Potholes. Does size matter?18 Jan 2019

How councils decide when to repair road defects

The quickest-acting councils in Great Britain aim to fill in the most severe potholes in their roads within minutes.

Cumbria, Flintshire and South Lanarkshire aim to act “immediately” to repair those potholes that pose the greatest risk to the state of the road and the safety of drivers and riders.

Harrow Council sets a target repair time of half an hour.

A further 16 councils aim to patch things up within an hour, and five within 90 minutes.

The most common response time to the most urgent problems is two hours, with 79 councils looking to patch up the road within this period.

At the other end of the scale it can take some councils three or more days to intervene.

Response times to the most serious defects will be influenced by how many miles of road a council has to manage and the geographical size of the council area.

Table 1: Councils with the quickest response times to the most serious potholes:

Council Response time
Flintshire Immediately
Cumbria Immediately
South Lanarkshire Immediately
Harrow 30 minutes
Slough

Walsall

Sheffield

Rochdale

Bracknell Forest

Hartlepool

Warwickshire

Swindon

Worcestershire

Derby

Ealing

Bexley

Birmingham

Stoke-on-Trent

Wirral

Isle of Anglesey

1 hour

 

Analysis by the RAC Foundation shows that local highway authorities across the country are increasingly adopting the ‘risk-based’ approach to fixing road defects.

This means, for example, that not only will the size – width and depth – of a pothole be taken into account but also the type of road it is on, the volume of traffic that road carries and the mix of road users.

Intervention times will also depend on the physical size of the local authority area and also the length and makeup of the road network, with urban authorities tending to have smaller and more geographically confined networks than their rural counterparts.

Based on data received from 190 of the 207 local highway authorities in Britain 75% (142) had already moved to a risk-based approach by Autumn 2018, by when a further 15 (8%) said they were about to move to the new system or were reviewing their existing practices.

Although adopting a risk-based approach is becoming increasingly common, almost all authorities still set minimum investigation levels – based on depth and width measurements – below which they won’t assess potholes, nor assign response times based on the dangers they pose.

These investigation levels vary considerably. Whilst 37 local highway authorities said they would investigate further when a pothole was between 20-30mm deep, 26 others said the depth had to be at least 50mm or more.

Table 2: Depth-only ‘minimum’ intervention/investigatory level for potholes in Great Britain:

Minimum criteria (depth only) Number of LHAs % of LHAs
Risk based (no minimum depth) 12 6%
20-30mm 37 20%
30-40mm 8 4%
40mm 104 56%
45mm 1 1%
50mm 26 14%

 

Steve Gooding, director of the RAC Foundation, said:

“It is good to see that the vast majority of local highway authorities are adopting the best practice ‘risk-based’ approach recommended by the UK Roads Liaison Group, which is putting the risk to road users front and centre alongside the potential for a defect to develop into a bigger structural problem.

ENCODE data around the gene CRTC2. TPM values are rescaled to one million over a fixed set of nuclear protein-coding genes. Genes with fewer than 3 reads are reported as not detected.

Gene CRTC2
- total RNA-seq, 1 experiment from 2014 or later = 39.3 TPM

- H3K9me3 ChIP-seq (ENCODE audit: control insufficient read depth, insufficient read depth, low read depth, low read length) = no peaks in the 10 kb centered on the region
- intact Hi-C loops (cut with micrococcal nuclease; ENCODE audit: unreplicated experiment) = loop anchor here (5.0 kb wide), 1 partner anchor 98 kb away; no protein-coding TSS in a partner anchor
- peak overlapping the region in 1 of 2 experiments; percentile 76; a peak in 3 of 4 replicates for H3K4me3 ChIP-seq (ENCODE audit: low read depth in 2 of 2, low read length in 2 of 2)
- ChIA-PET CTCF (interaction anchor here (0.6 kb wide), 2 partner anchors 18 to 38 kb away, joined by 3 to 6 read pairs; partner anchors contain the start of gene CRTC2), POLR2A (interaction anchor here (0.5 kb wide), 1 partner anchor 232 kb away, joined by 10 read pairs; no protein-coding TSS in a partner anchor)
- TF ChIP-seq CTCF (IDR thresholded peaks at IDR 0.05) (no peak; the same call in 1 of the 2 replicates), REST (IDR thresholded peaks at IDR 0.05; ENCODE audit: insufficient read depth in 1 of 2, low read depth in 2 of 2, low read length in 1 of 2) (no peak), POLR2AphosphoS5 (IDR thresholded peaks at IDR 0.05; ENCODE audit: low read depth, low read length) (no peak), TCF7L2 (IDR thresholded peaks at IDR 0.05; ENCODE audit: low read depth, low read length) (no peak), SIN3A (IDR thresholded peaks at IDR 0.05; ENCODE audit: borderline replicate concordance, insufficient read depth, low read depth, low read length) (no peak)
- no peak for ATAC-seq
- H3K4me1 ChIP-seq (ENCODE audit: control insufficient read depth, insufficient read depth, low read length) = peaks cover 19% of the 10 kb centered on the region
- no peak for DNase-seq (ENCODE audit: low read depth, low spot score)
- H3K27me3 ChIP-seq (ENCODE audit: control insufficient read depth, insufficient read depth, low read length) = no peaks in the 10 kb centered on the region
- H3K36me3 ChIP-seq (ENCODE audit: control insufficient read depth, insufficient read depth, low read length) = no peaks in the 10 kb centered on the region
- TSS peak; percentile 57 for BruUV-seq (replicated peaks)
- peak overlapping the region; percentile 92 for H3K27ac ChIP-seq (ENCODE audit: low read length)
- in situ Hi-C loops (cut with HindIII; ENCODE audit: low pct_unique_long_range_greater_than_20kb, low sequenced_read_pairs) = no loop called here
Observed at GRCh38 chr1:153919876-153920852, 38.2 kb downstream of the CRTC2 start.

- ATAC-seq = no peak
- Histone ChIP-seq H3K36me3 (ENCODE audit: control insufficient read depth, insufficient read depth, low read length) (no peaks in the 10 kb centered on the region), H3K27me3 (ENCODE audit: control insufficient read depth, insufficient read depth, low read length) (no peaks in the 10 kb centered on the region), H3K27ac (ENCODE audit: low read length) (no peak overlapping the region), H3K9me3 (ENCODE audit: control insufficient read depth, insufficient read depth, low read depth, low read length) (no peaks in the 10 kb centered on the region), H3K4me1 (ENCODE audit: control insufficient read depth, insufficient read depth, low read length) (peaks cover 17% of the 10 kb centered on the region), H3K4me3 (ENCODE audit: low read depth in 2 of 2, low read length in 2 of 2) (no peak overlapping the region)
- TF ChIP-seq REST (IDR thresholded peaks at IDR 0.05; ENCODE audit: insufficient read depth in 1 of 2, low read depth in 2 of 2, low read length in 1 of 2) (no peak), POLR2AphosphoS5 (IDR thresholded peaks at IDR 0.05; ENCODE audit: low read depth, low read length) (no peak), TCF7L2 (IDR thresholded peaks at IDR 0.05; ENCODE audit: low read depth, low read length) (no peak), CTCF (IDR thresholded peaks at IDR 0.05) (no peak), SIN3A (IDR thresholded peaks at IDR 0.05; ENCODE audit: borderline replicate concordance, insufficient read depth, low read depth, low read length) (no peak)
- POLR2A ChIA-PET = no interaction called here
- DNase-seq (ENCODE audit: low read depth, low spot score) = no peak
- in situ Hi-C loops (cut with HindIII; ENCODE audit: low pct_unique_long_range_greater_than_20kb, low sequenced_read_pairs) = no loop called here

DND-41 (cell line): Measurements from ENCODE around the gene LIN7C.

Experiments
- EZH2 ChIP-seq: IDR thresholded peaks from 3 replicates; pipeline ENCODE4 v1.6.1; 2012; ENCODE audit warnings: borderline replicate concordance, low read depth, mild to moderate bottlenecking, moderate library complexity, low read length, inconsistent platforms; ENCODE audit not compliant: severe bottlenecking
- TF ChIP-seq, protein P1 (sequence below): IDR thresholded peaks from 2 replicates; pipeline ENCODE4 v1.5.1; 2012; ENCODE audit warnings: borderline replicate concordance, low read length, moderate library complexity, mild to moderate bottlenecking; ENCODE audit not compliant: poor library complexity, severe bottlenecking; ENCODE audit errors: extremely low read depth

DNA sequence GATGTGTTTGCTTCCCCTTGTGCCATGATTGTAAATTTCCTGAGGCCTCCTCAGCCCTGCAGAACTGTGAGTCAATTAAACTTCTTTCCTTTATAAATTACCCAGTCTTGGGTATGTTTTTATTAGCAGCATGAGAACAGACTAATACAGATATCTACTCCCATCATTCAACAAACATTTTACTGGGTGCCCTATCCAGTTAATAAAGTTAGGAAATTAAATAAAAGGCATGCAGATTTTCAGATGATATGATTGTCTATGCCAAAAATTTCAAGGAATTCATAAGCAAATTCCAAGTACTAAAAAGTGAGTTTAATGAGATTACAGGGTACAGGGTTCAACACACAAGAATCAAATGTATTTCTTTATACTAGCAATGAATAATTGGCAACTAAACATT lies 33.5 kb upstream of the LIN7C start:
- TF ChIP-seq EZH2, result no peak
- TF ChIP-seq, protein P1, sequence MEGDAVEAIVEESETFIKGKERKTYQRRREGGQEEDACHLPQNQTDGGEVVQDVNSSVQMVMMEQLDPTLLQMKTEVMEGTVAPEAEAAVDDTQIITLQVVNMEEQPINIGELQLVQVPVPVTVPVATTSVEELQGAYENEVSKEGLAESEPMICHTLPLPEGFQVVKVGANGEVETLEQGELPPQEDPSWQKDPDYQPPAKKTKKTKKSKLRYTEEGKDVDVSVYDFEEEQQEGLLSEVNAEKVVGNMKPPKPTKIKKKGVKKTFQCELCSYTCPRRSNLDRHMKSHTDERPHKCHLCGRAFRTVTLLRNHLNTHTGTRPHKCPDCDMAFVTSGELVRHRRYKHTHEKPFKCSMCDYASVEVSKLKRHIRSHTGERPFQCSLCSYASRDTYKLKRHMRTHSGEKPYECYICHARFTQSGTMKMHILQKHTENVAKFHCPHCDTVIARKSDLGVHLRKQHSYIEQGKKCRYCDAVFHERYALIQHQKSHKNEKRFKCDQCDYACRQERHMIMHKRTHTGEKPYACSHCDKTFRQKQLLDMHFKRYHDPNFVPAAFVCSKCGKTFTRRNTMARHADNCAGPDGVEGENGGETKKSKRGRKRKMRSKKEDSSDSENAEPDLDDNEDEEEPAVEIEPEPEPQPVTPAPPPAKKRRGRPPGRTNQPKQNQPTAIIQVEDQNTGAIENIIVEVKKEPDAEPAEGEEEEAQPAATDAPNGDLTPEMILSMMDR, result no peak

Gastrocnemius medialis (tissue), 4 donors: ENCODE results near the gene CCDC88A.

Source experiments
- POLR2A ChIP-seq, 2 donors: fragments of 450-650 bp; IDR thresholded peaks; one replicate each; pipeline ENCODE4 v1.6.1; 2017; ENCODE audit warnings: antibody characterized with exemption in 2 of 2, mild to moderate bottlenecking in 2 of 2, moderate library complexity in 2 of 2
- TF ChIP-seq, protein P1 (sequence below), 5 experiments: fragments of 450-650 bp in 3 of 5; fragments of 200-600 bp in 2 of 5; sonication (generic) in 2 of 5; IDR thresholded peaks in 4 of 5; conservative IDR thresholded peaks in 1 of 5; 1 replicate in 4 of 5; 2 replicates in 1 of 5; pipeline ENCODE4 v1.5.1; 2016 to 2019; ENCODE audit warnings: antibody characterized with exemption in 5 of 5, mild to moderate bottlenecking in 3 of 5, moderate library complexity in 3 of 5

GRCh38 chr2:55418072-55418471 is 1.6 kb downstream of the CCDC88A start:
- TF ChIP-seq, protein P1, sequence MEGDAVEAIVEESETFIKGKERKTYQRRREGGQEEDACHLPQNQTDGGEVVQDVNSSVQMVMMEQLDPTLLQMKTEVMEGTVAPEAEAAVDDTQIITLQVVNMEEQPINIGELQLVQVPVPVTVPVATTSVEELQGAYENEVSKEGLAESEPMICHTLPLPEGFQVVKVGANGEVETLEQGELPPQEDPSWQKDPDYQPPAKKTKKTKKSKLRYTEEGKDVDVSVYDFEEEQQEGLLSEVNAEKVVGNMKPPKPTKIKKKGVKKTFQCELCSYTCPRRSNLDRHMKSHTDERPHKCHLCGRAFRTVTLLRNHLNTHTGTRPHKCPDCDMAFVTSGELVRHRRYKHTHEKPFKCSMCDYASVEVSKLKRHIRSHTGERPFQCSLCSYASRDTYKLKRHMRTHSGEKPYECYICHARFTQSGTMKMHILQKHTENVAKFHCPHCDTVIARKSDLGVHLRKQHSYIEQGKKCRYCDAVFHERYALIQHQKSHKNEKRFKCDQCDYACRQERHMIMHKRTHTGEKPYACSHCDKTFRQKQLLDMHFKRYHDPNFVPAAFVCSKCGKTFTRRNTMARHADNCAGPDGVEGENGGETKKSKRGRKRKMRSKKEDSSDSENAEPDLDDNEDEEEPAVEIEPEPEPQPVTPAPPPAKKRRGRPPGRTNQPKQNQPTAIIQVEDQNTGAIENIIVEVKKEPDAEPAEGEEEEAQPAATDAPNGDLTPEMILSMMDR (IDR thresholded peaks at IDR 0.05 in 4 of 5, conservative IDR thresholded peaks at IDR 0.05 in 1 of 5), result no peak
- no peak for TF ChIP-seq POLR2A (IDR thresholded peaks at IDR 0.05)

“The total number of potholes being filled in might still be limited by a shortage of funding, but this approach at least means those that are most dangerous are fixed first.

“It is understandable that large rural authorities set themselves longer response times, simply as a result of having to travel further to effect repairs, but motorists might still be surprised to see such a wide variation across the country.

“Those particularly vulnerable to potholes – cyclists and motorcyclists – might ask whether the speed of pothole investigation should be based solely on the risk to users.”

The latest guidance from the UK Roads Liaison Group – a collaboration of both national and local government – recommends that primary, secondary and main distributor roads are inspected by LHAs once a month; link roads once a quarter; and local roads once a year.

Inspections aim to identify all road defects, not just potholes but also damaged or missing manhole covers and drain grates, and damage to the edge of the carriageway.

Last year’s ALARM survey of local highways authorities estimated that the one-off cost of getting local roads in England and Wales back into reasonable condition was £9.31 billion.

When road users try to claim compensation from for damage to their vehicles caused by potholes councils have a defence under Section 58 of the Highways Act 1980 which says that local authorities can escape blame if they can show that they “had taken such care as in all the circumstances was reasonably required” to ensure the road was not dangerous.

ENDS

Contact:

Philip Gomm – Head of External Communications – RAC Foundation

philip.gomm@racfoundation.org | 020 7747 3445 | 07711 776448 | 020 7389 0601 (ISDN)

Notes to editors:

The RAC Foundation is a transport policy and research organisation that explores the economic, mobility, safety and environmental issues relating to roads and their users.

The Foundation publishes independent and authoritative research with which it promotes informed debate and advocates policy in the interest of the responsible motorist. All the Foundation’s work is available at: www.racfoundation.org

This is a link to the full paper:

https://www.racfoundation.org/wp-content/uploads/What_is_a_pothole_final_Makwana_December_2018.pdf

This is a link to the table listing all local authorities giving both the time they take to repair/patch the most serious road defects and the also the minimum depth (size) a pothole must be before it is assessed for repair/patch:

https://www.racfoundation.org/wp-content/uploads/Council_road_defect_intervention_times_and_pothole_sizes_December_2018.pdf